Bay of Plenty Times

Family find laughter in lockdown blues

Videos posted when Covid hit still bring smiles

- Maryana Garcia

Laughter, happiness and a stronger family. These are three things Nathan Lewis believes he got out of the first Covid-19 lockdown three years ago.

Lewis, his wife Maria and their four children were in the Philippine­s on holiday when they first heard news of a “flu sort of thing” coming out of China.

“We started noticing it on the news. There were people in the airport with masks on,” Lewis remembers. “But we just sort of carried on.”

Days after the Lewis family returned to Tauranga, reality hit home.

On March 22 three years ago, just three days after the Bay of Plenty’s first Covid-19 case was discovered in Rotorua, a returning resident tested positive for the virus in Tauranga.

The next day, an alert level system was introduced to the country and, 48 hours later on March 25, New Zealand was ordered into lockdown.

Everyone was instructed to stay at home in their “bubble” unless they were essential workers or it was for essential reasons.

Covid-19 shook the health sector and, as new informatio­n flooded in, stress and anxiety about the new virus increased.

Hospitals implemente­d novisitor policies and created Covid19 wards. Movement within hospitals was controlled and non-clinical staff worked from home.

With schools closed for on-site learning, parents and teachers had to figure out how to educate kids online.

“Everyone was worried because the situation was so unknown,” Lewis said.

“I was a little bit worried. I kind of jumped into protection mode for the family.”

Lewis’ “protection mode” also had the aim of keeping everyone’s spirits up.

“It started with building a makeshift Kmart in the garage for my wife,” Lewis said.

“I posted a video about it [to social media] and tagged her in it. We got some good feedback and it kind of motivated me to start making more funny videos.”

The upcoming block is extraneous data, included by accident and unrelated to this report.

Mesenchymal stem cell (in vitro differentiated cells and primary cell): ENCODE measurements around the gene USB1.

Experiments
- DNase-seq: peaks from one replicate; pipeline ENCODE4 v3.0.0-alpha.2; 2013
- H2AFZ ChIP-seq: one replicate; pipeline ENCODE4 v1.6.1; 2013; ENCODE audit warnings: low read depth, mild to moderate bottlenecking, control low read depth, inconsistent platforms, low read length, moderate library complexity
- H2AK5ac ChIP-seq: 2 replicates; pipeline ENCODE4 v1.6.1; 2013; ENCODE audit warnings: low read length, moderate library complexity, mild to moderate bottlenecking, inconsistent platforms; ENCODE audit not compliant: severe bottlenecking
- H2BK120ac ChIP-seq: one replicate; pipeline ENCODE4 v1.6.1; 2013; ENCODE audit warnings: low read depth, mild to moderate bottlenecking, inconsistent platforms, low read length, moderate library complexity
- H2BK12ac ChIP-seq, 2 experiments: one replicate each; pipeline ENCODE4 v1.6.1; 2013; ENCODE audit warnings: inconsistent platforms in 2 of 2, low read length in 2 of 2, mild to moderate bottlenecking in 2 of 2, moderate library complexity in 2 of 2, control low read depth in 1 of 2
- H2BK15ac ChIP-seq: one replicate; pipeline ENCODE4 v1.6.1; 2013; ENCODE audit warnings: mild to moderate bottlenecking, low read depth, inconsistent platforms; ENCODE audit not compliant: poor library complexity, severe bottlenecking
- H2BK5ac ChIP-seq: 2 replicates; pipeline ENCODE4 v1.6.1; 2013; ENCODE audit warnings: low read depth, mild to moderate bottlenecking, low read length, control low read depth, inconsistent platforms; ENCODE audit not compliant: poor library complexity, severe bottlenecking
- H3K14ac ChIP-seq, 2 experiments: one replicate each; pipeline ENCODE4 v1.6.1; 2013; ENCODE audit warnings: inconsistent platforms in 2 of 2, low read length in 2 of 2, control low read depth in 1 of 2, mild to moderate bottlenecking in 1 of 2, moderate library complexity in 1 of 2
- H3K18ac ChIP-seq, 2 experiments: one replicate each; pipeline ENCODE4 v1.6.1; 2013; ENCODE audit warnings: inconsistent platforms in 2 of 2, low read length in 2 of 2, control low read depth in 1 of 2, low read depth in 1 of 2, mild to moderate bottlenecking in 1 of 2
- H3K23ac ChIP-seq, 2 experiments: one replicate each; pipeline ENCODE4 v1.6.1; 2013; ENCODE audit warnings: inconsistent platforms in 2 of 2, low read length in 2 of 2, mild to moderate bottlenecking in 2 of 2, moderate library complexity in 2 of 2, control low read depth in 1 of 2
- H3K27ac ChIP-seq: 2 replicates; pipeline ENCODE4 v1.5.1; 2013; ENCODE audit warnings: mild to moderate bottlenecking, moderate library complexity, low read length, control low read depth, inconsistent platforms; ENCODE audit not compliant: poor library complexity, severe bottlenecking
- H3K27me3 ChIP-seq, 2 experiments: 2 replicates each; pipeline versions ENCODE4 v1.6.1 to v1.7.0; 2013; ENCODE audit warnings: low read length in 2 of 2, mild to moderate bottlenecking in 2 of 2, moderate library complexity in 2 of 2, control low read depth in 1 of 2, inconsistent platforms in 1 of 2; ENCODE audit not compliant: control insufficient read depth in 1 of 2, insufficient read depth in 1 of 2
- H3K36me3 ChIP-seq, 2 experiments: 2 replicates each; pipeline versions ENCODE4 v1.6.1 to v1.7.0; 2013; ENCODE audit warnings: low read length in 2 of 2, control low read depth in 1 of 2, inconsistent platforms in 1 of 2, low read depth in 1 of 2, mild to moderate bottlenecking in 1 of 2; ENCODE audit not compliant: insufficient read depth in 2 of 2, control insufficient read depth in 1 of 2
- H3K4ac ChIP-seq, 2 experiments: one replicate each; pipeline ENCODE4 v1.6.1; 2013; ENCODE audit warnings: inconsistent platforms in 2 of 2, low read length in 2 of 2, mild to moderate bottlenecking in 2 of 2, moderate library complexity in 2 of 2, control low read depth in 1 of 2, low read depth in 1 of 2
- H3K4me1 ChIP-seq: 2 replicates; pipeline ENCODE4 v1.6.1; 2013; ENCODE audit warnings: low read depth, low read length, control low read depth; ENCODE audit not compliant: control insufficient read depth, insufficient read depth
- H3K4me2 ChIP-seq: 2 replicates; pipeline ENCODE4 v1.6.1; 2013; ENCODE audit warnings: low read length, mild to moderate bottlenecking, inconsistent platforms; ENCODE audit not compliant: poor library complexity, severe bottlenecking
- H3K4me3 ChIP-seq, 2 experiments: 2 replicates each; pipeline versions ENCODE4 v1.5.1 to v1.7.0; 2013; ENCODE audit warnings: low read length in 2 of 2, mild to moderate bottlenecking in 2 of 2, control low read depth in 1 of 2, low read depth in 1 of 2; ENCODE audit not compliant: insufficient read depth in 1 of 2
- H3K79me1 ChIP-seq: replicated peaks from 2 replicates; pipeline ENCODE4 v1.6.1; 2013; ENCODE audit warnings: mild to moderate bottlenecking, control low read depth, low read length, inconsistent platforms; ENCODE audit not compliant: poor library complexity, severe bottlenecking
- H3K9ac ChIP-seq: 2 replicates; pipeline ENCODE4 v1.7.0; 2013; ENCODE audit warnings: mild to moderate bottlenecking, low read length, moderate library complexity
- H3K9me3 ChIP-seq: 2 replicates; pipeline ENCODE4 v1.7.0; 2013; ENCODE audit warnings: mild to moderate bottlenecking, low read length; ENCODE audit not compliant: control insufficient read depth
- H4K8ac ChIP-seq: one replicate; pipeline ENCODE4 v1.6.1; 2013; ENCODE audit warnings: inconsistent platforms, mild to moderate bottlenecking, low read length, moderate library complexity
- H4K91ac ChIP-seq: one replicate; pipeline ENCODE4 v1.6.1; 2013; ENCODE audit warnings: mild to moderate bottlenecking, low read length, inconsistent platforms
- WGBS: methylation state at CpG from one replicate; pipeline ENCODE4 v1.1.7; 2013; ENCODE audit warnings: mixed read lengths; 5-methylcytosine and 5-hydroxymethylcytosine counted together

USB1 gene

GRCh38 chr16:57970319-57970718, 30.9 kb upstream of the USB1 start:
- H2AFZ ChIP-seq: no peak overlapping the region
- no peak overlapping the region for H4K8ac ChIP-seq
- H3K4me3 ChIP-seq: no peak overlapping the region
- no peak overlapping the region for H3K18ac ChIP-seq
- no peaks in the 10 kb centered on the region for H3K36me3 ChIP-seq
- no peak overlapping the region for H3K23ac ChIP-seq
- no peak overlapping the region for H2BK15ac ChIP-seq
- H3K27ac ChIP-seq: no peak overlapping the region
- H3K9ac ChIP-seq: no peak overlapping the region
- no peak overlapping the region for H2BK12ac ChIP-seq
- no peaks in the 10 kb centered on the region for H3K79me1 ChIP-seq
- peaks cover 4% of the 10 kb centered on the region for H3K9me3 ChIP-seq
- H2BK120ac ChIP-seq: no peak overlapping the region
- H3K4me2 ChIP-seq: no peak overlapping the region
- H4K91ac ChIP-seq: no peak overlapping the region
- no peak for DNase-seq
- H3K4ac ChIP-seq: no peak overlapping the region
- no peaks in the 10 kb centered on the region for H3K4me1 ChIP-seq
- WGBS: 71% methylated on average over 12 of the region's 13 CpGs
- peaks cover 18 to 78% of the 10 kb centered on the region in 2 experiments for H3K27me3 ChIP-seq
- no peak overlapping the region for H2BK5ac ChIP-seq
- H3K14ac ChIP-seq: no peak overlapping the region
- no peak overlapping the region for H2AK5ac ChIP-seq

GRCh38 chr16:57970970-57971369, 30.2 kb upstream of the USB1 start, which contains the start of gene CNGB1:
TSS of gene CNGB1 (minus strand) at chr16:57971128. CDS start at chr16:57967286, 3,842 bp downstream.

Lewis said his family had always had a “bit of comedy” going on in their household.

“But it wasn’t until the lockdown that we started making and posting videos.”

Three years on the Lewis Bunch Antics Facebook page has more than 2000 followers and the family’s social media reach has expanded to other platforms, including Tiktok. “The main goal is to create some laughter and happiness,” Lewis said. “Plus we enjoy it.”

According to Lewis, the experience of filming the family’s pranks, jokes and even rainy-day activities has helped the family become “100 per cent” stronger.

“The lockdown definitely made me a better father,” he said.

“I learned how important it is to spend time with the kids. That was one positive thing that came out of it all.”

The experience also helped everyone in his family “come out of their shells”.

“All my kids are pretty confident and I think confidence is quite a strong trait to have.

“It’s about being yourself and not dwelling on what other people think.”

Lewis hoped his family’s videos would remind anyone who watched them that, while life brings adversity, it was important to stay positive.

“It was nice when we came out of lockdown and people said they’d been making videos of their families.

“We still get recognised in public sometimes.”

For the next year and a bit, the country would move between different restrictio­n levels, until it was thrust into another lockdown on August 17, 2021, this time for two weeks.

The Bay of Plenty managed to avoid the extended tight Alert Level 3 restrictio­ns that mainly affected Auckland for much of the remainder of 2021.

December 2, 2021, marked the end of the alert system, and the country moved to the Covid-19 Protection Framework, also known as the traffic light system, which remained in place until September 12 last year.

● Lockdown anniversar­y brings tough memories

"The lockdown definitely made me a better father. I learned how important it is to spend time with the kids." Nathan Lewis